Calls for change in law as figures reveal five dog attacks every week in Leeds

Attacks by dangerously out of control dogs are on the rise in Leeds and West Yorkshire, new figures have revealed. Picture: Dominic Lipinski/PA Wire
Attacks by dangerously out of control dogs are on the rise in Leeds and West Yorkshire, new figures have revealed. Picture: Dominic Lipinski/PA Wire

As many as five dog attacks happened in Leeds every week last year, with a baby among those injured.

An investigation by the YEP found police recorded a total of 273 incidents of people or assistance dogs being injured by dangerously out of control dogs during 2016.

The RSPCA is campaigning against breed specific legislation (BSL) which banned Pit Bulls.

The RSPCA is campaigning against breed specific legislation (BSL) which banned Pit Bulls.

They were among 794 incidents involving at least one injury which were reported to West Yorkshire Police that year – a 271 per cent increase in incidents compared to 2014.

West Yorkshire Police said the rise coincides with changes in legislation and a wider awareness of the issues.

But the RSPCA said the trend was in line with hospital admissions for dog bites which have continued to rise, despite the banning of certain breeds through the Dangerous Dogs Act in 1991.

NHS Digital figures show the number in England rose from 6,836 in 2014/15 to 7,673 in 2015/16, with the West Yorkshire total rising from 498 to 592 over the same period.

In addition to educating the public, we also believe new measures are needed to place more responsibility on owners.

Laura-Jane Muscroft, education and community officer at Dogs Trust Leeds

Laura-Jane Muscroft, an education and community officer at Dogs Trust in Leeds, said the charity was “deeply concerned” by the rising number of attacks. “Many of these bites are preventable, and we believe educating people about dog safety, as well as helping dog owners learn how to read the signs that their dog may be feeling uncomfortable or scared, is the first step to preventing such incidents,” she said. “In addition to educating the public, we also believe new measures are needed to place more responsibility on owners.”

The charity’s calls for the current law to be replaced were backed by the RSPCA.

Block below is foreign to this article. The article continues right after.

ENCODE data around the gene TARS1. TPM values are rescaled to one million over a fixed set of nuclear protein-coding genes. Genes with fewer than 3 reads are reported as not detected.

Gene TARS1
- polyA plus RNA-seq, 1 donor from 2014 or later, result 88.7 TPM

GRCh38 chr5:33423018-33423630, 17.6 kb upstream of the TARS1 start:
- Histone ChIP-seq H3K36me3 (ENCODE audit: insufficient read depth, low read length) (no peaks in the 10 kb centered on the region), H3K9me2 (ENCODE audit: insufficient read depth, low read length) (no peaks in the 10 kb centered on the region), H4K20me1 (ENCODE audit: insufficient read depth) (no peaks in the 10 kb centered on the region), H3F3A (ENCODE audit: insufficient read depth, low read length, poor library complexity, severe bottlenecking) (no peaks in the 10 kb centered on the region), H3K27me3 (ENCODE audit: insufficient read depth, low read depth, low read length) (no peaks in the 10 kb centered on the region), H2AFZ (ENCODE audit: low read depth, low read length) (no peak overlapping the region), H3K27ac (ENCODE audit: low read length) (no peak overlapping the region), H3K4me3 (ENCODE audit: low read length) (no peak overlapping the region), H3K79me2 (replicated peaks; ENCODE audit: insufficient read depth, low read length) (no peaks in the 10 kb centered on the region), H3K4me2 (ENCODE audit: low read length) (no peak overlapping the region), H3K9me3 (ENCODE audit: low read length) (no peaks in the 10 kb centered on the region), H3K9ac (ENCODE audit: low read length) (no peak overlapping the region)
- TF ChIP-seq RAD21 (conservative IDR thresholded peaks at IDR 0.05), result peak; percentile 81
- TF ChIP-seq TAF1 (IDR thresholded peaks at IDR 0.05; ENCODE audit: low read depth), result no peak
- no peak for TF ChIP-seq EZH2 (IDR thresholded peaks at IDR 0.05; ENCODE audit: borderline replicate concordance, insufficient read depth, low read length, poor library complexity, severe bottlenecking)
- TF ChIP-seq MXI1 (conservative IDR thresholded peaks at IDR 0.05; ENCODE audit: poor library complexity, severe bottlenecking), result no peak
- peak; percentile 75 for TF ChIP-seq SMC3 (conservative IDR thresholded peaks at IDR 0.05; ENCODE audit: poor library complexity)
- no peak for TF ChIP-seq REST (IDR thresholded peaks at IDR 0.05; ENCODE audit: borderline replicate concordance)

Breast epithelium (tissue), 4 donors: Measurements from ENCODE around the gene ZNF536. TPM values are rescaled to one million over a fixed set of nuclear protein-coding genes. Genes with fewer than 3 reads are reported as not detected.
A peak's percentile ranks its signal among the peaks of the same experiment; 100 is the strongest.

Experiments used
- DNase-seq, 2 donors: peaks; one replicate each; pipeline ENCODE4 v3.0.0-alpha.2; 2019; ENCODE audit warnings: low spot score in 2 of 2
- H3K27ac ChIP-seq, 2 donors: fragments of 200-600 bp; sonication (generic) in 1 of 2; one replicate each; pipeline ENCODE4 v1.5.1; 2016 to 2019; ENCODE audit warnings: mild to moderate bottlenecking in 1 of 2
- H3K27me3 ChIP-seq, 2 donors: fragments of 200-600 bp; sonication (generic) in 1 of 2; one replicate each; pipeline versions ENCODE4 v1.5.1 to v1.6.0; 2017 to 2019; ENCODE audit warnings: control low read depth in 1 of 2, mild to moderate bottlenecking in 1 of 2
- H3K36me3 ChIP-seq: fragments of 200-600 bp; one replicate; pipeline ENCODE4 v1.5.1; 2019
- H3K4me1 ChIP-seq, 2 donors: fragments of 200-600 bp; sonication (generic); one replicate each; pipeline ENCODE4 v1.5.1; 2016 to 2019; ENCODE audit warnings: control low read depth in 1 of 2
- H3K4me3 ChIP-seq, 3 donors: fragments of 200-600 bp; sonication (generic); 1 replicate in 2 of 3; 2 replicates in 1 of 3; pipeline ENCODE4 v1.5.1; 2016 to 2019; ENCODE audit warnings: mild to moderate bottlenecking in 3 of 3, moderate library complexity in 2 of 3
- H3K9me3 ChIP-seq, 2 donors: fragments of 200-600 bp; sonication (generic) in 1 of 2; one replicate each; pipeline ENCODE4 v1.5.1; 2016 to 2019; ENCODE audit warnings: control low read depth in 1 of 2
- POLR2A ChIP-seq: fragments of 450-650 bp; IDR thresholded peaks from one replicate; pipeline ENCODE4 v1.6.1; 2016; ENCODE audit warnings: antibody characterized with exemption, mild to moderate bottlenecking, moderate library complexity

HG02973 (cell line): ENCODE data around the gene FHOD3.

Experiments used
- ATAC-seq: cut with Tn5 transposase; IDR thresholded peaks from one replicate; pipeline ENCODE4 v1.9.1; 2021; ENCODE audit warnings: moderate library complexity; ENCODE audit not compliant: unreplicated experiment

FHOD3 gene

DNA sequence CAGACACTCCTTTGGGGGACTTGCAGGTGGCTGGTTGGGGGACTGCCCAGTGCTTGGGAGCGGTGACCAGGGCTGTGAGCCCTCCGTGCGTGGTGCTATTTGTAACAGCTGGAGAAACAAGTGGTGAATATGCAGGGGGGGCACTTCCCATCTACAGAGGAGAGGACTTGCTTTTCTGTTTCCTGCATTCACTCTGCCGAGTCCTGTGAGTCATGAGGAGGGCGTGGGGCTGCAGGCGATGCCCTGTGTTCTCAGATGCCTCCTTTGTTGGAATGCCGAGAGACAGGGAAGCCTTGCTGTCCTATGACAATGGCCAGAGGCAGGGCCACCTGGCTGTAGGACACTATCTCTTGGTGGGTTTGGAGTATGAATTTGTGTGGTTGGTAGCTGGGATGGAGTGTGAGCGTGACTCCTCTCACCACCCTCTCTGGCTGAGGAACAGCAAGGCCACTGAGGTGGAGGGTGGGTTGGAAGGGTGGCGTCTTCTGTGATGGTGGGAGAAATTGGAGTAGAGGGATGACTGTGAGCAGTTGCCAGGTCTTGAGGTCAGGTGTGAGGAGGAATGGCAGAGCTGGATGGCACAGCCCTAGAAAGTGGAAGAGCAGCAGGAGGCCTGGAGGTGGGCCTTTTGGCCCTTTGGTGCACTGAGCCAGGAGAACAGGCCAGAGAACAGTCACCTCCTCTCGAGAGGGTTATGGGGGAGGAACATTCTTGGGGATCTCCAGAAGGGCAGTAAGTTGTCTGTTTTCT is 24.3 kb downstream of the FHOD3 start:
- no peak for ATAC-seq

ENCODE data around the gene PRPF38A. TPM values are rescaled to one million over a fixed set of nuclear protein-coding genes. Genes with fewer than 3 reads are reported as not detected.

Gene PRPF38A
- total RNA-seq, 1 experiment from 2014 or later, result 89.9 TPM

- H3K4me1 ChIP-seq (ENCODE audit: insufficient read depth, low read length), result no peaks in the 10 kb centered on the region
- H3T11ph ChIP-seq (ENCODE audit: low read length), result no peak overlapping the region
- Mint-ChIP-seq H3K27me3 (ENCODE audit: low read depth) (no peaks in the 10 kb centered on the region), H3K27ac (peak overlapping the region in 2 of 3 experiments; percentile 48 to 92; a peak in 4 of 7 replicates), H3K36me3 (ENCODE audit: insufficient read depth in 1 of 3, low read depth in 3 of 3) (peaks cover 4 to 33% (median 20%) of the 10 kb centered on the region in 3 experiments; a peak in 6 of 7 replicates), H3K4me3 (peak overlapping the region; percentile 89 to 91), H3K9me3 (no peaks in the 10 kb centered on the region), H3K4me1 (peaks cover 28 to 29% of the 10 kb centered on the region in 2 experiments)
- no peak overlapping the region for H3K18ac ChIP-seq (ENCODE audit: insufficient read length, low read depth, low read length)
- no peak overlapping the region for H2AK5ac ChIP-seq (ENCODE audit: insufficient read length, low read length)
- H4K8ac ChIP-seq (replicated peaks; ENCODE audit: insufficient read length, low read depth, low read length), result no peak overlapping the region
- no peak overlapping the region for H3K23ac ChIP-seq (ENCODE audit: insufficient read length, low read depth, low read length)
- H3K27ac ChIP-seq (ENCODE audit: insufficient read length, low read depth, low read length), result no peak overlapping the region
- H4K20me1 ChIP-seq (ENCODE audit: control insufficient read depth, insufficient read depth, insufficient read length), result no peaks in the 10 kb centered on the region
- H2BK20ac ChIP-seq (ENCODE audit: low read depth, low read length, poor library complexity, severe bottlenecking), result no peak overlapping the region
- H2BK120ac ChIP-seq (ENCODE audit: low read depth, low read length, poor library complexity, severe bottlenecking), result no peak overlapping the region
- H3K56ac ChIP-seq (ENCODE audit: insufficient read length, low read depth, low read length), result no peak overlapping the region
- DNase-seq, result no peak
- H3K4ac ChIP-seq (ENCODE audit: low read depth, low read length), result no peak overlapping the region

Its dog welfare expert, Dr Samantha Gaines, said: “It is very difficult to comment on the [police] figures as what appears to be quite a jump in incidents could be explained by other factors such as a change in reporting, not just an increase in dog bites.

“However, in general the number of people seeking hospital treatment does tend to increase year on year despite breed specific legislation (BSL) having been in place for nearly 26 years. This is one of the reasons why we believe BSL is ineffective in protecting public safety.”

Dr Samantha Gaines, RSPCA dog welfare expert.

Dr Samantha Gaines, RSPCA dog welfare expert.

Where a breed of dog responsible was recorded, only six of the 796 West Yorkshire incidents last year involved a banned breed.

In those cases, the dogs were described as being Pit Bull Terrier or Pit Bull type.

Dr Gaines said: “As well as unfairly punishing dogs for the way they look and seriously compromising dog welfare, BSL also lulls the public into a false sense of security that only these four types of dogs are dangerous.”

During 2016, there were 259 incidents in Leeds where people were injured and a further 14 where assistance dogs were injured.

Of those involving people, approximately one in five of the victims was a child with at least one victim being less than 12 months old.

In the last five months, Dogs Trust said it took 142 calls nationally from parents wanting to give up their dog because their child did not know how to interact safely with it.

This may be an indicator of the “rising public concern” surrounding dog attacks which prompted West Yorkshire Police to appoint a full-time dog legislation officer.

The force also hosted a dangerous dogs seminar in February looking at how councils, charities and other bodies could tackle the issue together.

Sergeant Stewart Dunderdale, who works in the force’s dog unit, said: “We are aware of the impact a dog attack can have. This is not only the physical injuries, but the psychological impact on a person which can often last many years after the event.

“We will continue to work with our partners to safeguard the public and promote responsible dog ownership, and where necessary we will take enforcement action.”

A Department for Environment, Food and Rural Affairs spokesman said the current law “ensures tough prison sentences for owners who do not control their dogs, and gives police and local authorities power to intervene early and require owners to attend dog training classes or muzzle their dog in public”.

He added that BSL was crucial to help deal with the heightened risk that some breeds posed.

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